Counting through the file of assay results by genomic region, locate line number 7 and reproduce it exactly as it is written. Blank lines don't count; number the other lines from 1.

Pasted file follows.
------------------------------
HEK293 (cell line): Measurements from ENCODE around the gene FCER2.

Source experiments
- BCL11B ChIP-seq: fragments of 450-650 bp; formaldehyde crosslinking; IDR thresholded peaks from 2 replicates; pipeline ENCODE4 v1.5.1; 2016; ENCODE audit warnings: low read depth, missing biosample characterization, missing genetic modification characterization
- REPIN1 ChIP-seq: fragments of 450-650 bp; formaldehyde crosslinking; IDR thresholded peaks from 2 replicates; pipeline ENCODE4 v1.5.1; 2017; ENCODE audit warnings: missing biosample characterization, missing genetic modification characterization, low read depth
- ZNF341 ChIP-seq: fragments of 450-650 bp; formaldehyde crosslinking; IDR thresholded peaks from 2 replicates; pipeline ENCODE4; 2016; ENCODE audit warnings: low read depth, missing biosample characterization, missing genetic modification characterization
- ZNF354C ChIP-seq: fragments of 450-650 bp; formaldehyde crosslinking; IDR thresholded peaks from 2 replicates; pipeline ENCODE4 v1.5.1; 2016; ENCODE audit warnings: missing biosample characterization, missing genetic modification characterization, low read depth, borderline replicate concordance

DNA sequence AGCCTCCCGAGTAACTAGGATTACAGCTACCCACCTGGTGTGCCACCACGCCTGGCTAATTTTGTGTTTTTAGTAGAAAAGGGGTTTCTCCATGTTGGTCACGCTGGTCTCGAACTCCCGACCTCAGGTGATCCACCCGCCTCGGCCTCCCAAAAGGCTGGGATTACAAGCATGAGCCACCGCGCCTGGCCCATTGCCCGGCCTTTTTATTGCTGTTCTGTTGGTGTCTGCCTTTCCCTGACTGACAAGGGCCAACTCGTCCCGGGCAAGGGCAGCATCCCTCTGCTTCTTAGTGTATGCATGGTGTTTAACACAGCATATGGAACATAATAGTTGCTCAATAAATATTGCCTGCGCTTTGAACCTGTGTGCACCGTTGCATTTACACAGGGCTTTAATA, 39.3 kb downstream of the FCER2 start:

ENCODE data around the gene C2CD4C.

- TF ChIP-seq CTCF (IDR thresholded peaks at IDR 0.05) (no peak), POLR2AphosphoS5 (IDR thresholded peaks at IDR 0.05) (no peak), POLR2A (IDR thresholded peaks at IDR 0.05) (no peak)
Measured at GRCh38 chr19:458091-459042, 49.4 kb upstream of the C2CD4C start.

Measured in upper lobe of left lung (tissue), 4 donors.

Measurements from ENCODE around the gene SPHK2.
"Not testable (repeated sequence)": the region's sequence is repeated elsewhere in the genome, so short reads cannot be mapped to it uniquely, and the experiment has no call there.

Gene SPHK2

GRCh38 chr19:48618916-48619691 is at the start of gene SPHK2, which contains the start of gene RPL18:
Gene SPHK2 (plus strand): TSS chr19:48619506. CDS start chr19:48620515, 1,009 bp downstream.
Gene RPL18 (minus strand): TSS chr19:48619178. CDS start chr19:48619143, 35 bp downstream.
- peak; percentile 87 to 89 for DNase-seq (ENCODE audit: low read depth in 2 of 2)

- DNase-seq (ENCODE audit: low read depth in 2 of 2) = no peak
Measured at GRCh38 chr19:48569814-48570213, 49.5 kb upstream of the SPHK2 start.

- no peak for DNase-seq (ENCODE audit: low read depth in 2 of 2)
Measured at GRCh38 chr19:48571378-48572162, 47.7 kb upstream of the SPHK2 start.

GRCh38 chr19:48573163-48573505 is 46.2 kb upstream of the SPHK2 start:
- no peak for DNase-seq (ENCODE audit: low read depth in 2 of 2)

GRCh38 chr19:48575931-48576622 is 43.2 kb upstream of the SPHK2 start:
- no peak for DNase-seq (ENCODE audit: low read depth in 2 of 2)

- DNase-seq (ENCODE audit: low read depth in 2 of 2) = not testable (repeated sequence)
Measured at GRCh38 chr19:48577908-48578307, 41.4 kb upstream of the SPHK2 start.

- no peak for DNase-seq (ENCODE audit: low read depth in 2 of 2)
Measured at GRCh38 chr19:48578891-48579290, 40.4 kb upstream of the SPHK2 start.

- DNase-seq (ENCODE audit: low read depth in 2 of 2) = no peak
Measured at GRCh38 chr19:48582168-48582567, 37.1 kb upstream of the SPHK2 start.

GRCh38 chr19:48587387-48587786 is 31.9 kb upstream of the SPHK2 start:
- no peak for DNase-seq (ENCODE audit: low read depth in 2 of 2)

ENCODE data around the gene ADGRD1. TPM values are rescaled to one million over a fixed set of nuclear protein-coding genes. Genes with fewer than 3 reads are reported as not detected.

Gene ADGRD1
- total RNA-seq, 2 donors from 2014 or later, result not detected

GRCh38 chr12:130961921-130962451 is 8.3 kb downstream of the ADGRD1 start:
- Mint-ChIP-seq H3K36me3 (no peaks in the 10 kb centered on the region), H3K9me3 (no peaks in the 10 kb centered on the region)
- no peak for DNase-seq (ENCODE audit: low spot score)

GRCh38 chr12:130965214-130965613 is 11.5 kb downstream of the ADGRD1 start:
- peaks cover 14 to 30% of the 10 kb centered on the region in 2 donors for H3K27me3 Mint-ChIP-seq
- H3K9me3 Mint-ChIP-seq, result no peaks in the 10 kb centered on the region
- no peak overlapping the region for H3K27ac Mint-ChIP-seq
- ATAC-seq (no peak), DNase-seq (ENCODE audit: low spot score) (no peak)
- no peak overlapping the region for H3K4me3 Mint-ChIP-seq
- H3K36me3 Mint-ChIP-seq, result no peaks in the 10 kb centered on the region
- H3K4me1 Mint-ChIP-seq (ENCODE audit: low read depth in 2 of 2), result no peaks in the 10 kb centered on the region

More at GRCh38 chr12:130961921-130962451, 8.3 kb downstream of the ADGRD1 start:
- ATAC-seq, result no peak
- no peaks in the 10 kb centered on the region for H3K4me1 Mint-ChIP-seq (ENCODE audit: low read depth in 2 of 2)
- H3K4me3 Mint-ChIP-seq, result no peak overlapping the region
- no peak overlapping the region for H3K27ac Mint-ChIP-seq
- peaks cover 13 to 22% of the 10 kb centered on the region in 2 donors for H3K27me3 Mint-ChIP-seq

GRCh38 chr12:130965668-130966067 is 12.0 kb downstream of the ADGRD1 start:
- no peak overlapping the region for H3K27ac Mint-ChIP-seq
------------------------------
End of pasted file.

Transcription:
DNA sequence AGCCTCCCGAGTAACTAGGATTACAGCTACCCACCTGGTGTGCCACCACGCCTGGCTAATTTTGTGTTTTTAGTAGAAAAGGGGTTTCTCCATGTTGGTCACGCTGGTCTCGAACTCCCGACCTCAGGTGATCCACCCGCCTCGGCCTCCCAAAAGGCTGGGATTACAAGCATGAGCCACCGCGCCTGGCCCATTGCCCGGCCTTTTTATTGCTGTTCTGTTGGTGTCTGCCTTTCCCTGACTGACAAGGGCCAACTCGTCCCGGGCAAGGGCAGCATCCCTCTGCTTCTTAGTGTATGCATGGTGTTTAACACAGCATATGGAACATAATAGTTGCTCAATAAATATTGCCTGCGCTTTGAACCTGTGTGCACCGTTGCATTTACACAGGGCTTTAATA, 39.3 kb downstream of the FCER2 start: